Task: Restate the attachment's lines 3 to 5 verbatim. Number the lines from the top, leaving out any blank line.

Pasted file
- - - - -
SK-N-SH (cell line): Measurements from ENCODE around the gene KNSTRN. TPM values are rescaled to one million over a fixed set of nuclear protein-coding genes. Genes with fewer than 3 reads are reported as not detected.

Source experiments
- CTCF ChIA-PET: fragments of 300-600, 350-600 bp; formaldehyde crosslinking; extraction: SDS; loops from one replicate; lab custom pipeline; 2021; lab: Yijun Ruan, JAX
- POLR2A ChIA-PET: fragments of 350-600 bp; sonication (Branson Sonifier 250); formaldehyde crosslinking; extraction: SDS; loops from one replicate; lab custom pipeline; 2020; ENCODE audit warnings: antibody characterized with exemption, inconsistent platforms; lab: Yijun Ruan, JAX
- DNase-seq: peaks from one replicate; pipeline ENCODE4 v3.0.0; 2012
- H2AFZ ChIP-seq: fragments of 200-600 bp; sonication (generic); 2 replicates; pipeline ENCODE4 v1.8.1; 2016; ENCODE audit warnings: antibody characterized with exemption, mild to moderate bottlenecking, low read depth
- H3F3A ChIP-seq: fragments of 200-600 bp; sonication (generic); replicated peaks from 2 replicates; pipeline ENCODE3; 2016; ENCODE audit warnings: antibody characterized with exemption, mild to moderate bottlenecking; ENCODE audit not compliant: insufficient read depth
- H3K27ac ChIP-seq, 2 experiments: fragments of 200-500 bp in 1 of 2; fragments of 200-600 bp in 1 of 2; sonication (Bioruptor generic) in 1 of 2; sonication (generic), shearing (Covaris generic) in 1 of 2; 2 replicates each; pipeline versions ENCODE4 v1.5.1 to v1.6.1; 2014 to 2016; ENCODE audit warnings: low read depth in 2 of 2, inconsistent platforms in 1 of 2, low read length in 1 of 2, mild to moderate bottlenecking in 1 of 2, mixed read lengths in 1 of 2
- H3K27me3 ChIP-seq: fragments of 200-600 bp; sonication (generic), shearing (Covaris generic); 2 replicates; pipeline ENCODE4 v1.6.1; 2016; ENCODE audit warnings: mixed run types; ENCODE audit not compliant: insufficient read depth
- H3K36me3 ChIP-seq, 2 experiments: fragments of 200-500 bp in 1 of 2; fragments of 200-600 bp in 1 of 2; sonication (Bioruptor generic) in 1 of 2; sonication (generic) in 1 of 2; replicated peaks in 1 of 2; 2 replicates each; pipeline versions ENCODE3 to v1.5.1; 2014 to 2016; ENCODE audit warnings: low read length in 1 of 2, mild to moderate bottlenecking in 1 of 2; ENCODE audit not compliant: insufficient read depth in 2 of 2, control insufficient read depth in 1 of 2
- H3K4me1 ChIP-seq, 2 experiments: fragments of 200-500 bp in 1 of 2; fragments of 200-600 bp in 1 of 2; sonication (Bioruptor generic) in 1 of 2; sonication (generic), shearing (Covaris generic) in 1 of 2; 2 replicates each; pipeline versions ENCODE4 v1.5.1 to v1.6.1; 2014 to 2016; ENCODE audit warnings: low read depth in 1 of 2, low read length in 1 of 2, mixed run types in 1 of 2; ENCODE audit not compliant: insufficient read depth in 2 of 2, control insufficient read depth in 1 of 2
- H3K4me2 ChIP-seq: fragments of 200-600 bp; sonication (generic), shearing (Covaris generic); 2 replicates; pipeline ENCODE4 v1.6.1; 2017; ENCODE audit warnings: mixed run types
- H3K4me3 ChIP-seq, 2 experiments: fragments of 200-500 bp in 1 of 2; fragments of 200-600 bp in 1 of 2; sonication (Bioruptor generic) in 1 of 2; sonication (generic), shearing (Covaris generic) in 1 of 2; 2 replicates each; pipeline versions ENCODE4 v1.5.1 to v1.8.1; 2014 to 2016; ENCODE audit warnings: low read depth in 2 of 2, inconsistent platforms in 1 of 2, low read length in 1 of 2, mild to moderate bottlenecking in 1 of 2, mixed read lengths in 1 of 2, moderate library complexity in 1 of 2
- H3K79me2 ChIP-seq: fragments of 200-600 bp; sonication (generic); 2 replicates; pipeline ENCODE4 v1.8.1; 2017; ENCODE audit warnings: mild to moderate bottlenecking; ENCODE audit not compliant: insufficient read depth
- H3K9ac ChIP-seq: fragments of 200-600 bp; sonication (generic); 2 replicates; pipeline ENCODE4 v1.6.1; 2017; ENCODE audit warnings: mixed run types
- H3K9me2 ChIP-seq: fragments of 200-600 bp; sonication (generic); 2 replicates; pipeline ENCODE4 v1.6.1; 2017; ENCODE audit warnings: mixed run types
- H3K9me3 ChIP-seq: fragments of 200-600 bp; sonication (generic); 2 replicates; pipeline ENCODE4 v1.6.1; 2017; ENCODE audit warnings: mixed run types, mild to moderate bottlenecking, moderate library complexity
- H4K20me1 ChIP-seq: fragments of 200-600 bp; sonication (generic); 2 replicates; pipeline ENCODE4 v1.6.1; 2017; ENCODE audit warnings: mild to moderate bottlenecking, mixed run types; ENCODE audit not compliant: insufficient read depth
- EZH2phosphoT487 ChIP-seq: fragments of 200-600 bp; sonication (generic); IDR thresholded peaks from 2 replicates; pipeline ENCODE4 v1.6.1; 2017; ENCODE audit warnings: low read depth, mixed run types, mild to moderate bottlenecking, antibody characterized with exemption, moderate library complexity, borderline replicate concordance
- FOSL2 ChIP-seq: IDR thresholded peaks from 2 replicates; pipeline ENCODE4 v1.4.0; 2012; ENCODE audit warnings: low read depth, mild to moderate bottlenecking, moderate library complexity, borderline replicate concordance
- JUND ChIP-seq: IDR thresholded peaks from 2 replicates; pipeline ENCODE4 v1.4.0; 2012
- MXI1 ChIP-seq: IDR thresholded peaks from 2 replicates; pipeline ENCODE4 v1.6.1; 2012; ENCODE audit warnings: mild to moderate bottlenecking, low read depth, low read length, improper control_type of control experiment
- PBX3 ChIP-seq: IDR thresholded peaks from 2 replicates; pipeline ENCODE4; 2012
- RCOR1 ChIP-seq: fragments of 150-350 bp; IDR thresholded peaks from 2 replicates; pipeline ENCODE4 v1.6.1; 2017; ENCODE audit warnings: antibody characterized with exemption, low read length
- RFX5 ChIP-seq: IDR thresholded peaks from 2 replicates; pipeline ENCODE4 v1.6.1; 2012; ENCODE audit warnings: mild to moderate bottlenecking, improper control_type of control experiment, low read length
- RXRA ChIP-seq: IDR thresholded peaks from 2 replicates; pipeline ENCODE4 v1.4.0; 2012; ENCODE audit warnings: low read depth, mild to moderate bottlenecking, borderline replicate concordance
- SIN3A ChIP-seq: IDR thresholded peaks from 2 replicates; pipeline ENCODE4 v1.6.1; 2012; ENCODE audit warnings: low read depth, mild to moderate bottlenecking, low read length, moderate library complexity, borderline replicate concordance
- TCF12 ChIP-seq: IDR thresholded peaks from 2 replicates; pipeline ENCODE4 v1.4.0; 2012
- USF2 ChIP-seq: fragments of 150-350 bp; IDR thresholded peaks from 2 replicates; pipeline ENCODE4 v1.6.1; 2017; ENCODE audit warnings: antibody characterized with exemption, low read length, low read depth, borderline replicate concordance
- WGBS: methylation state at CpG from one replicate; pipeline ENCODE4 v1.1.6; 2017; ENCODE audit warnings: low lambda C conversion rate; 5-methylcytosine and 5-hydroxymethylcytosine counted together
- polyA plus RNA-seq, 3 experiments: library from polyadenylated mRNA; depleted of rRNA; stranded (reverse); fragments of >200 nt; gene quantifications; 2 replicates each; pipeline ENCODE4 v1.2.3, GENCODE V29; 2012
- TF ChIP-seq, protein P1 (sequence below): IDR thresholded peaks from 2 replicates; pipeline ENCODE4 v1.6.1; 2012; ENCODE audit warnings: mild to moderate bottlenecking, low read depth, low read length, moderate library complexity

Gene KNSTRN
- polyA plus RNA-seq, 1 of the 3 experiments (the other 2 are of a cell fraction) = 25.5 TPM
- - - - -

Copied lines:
- CTCF ChIA-PET: fragments of 300-600, 350-600 bp; formaldehyde crosslinking; extraction: SDS; loops from one replicate; lab custom pipeline; 2021; lab: Yijun Ruan, JAX
- POLR2A ChIA-PET: fragments of 350-600 bp; sonication (Branson Sonifier 250); formaldehyde crosslinking; extraction: SDS; loops from one replicate; lab custom pipeline; 2020; ENCODE audit warnings: antibody characterized with exemption, inconsistent platforms; lab: Yijun Ruan, JAX
- DNase-seq: peaks from one replicate; pipeline ENCODE4 v3.0.0; 2012